Thursday, March 8, 2012

Speed calculations - where do they come from?

When you click on a racer on the IonEarth satellite tracker, it shows you their geographic coordinates, the time of the reading, the race mile, and their speed.  I addressed the question of how they calculate the race mile in this post, and I thought it might be interesting to see how they calculate speed.  One thing that interested me a lot is why their speed numbers are so smooth, compared to the ones being computed by the Spot-based trackers.  The latter can produce quite erratic numbers with a systematic bias on the low side.  Ultimately where I ended up is that the IonEarth GPS units are probably doing more work than I realized, and are another example of good hardware engineering and smart tradeoffs.

Consumer GPS units typically calculate and display speed for you, but they're taking frequent location readings, which drains the batteries pretty quickly.  The IonEarth battery lasts for two weeks in extreme cold, so it's seems unlikely that they're taking frequent readings.  My starting assumption was the obvious bet that they're using the distance between adjacent readings to calculate speed.  I chose Paul Gephardt at random and two readings as he was nearing Rainy Pass: one at 10:20am on Monday and the following at 10:30am on Monday.  Based on the coordinates from the GPS readings, he traveled 1.35 miles in that 10 minutes.  Multiply by 6 (since we've got 6 10-minute periods in an hour), and we get 8.1mph.  However, the tracker says he was traveling 8.4mph in that period.  Why the difference?

So, I backed up to find the difference between the 10:30 reading at the 10:10 reading.  That gave me 2.7 miles in 20 minutes, or 8.1 mph.  Still no match.  Back one more!  Paul traveled 4.1 miles in 1/2 hour, or 8.2 mph.  I'm still not getting the 8.4 mph that the tracker claimed.  So, I went back and calculated the distance he'd traveled since 9:30, or exactly an hour, and I got 7.8 miles - not even close.

This is starting to get annoying.

What I've been doing, here, is trying to calculate what are known as "moving averages."  Moving averages are a terrific way of smoothing erratic data and looking at longer-term trends.  It's a handy tool for taking a look at stock trends, polling data, all sorts of collections of numbers where you're interested in how they change over time.  I've noticed that the Iditarod speed numbers are more consistent than what we'd seen in the Quest and it occurred to me that they might be calculating moving averages on speed (although when they're stopped, they're stopped) as a way of smoothing the speed numbers.  If they are, I can't see it, since the speed numbers all seem to be on the high side of what I'm calculating (you wouldn't see a consistent bias in an average like that).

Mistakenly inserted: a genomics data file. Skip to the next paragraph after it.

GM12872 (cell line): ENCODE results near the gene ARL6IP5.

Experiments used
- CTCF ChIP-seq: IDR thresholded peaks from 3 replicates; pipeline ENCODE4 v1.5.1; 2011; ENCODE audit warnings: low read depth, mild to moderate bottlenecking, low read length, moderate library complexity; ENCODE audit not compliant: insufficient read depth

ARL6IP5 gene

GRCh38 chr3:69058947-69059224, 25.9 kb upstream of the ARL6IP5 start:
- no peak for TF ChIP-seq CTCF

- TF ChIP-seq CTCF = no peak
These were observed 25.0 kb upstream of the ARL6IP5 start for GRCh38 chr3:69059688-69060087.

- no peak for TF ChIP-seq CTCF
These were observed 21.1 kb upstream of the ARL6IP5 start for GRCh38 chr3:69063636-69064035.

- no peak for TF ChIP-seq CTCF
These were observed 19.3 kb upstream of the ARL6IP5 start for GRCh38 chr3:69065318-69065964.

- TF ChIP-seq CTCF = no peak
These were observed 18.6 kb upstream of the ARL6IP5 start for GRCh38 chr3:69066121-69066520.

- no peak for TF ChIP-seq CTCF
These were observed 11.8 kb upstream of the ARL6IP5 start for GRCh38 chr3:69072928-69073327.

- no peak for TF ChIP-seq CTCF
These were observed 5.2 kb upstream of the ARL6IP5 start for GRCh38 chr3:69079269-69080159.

So, the next candidate is weighting.  Trackleaders knows that since they're calculating speed based on the distance between two points and a racer is never traveling on a perfectly straight line, they need to do something to correct for underestimating the distance traveled and therefore underestimating the speed.  So, they increase the distance by about 7%, or basically multiplying the distance times 1.07.  Is that what IonEarth is doing?  Back to the calculator!  Let's see if the speed calculations are consistently high by some percentage.

So, the tracker says he traveled at 8.4 mph from 10:20 to 10:30.  Based on the straight-line distance he traveled at 8.1 mph.  In other words, the tracker says he traveled about 4% faster than my calculations.  From 10:10 to 10:30 he traveled 1.4 miles.  The tracker says he was traveling 7.7 mph, and by my calculation he was traveling 8.4 mph.  Whoa!  That's off in the other direction, so clearly they're not weighting.

So, so far it's not really clear where the speed calculations are coming from, by just looking at the data being provided to us.  However, my best guess at this moment would be that the GPS is actually taking location readings more often and using those to calculate speed, but the only locations they're displaying on the map are 10 minutes apart.  One of the primary issues here is preserving the battery, and I think it would almost certainly use less power to calculate the speed on the GPS device than it would to uplink the additional data.  If this is what's going on it's another example of excellent hardware engineering on the part of IonEarth.

No comments:

Post a Comment